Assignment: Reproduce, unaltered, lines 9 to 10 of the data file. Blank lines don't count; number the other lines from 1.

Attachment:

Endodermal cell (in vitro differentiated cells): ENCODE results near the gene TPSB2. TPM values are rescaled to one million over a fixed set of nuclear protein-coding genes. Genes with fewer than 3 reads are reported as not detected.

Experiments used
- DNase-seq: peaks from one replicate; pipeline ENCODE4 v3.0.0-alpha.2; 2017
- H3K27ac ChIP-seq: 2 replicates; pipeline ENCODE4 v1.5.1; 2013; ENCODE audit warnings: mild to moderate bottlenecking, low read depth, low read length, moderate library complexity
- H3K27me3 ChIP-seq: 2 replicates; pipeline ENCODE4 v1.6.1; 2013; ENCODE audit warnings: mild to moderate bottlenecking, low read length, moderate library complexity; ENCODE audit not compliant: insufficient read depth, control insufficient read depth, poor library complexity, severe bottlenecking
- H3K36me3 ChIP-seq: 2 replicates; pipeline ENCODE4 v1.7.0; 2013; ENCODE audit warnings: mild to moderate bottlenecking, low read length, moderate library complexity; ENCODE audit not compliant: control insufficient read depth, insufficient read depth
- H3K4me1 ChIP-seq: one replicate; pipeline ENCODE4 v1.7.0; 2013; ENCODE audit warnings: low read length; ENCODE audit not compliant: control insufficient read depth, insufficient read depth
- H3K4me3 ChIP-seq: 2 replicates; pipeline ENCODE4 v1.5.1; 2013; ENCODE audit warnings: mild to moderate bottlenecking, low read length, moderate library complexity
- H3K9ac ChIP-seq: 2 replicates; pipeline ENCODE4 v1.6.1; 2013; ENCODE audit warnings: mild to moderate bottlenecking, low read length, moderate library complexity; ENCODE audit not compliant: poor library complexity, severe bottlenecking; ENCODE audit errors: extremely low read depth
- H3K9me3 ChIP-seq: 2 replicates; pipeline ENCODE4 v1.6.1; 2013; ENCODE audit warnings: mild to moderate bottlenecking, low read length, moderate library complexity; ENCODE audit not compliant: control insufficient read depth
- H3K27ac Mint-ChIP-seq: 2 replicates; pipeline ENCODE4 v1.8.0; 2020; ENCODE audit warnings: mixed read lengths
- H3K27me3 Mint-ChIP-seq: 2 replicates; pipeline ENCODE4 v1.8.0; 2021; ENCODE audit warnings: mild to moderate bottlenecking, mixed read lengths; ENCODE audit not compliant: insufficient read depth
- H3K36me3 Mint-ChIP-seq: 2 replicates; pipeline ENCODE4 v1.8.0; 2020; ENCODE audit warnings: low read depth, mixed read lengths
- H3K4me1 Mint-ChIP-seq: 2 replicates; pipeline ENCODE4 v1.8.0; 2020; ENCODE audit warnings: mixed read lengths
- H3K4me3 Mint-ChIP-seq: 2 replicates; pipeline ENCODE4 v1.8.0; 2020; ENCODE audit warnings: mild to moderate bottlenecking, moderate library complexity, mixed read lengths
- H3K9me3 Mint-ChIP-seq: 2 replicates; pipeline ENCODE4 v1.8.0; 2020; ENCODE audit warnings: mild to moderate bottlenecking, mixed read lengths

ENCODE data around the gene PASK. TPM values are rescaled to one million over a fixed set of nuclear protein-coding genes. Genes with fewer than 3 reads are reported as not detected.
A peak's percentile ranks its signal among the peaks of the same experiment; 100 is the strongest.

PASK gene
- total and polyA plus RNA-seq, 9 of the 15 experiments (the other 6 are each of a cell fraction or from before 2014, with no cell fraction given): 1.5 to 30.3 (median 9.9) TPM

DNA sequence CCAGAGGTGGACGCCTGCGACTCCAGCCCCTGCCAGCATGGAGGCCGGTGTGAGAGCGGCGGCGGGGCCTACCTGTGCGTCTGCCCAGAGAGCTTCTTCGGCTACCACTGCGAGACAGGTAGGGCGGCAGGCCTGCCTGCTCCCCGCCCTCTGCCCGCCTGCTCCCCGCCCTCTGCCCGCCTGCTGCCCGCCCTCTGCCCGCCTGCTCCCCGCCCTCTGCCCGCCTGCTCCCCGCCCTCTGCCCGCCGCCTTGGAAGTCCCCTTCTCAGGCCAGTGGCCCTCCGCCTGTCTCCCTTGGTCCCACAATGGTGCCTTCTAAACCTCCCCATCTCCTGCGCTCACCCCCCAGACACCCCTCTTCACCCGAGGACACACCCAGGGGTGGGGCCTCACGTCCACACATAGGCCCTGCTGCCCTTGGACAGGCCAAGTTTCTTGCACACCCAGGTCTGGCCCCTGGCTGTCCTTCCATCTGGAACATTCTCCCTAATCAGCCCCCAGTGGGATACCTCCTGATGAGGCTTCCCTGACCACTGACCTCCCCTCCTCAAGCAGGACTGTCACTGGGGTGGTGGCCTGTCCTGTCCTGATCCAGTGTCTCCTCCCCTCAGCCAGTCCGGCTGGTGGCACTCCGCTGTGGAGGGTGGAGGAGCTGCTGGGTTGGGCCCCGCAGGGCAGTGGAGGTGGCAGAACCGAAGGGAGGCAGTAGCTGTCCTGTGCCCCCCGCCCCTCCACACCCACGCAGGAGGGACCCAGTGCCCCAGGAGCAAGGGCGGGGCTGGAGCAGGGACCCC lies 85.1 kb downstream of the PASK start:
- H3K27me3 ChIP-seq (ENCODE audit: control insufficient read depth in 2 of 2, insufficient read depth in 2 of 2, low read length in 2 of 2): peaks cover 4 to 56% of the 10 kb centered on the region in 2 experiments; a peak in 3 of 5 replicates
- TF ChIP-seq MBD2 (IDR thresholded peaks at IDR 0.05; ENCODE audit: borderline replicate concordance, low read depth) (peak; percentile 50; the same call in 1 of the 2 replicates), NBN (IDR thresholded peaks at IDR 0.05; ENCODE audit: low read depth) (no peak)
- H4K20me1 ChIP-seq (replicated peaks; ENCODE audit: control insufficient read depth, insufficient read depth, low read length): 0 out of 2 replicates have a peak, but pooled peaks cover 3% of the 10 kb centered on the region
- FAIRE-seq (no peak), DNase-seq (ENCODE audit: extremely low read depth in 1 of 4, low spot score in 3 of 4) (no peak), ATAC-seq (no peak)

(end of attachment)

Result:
- H3K9ac ChIP-seq: 2 replicates; pipeline ENCODE4 v1.6.1; 2013; ENCODE audit warnings: mild to moderate bottlenecking, low read length, moderate library complexity; ENCODE audit not compliant: poor library complexity, severe bottlenecking; ENCODE audit errors: extremely low read depth
- H3K9me3 ChIP-seq: 2 replicates; pipeline ENCODE4 v1.6.1; 2013; ENCODE audit warnings: mild to moderate bottlenecking, low read length, moderate library complexity; ENCODE audit not compliant: control insufficient read depth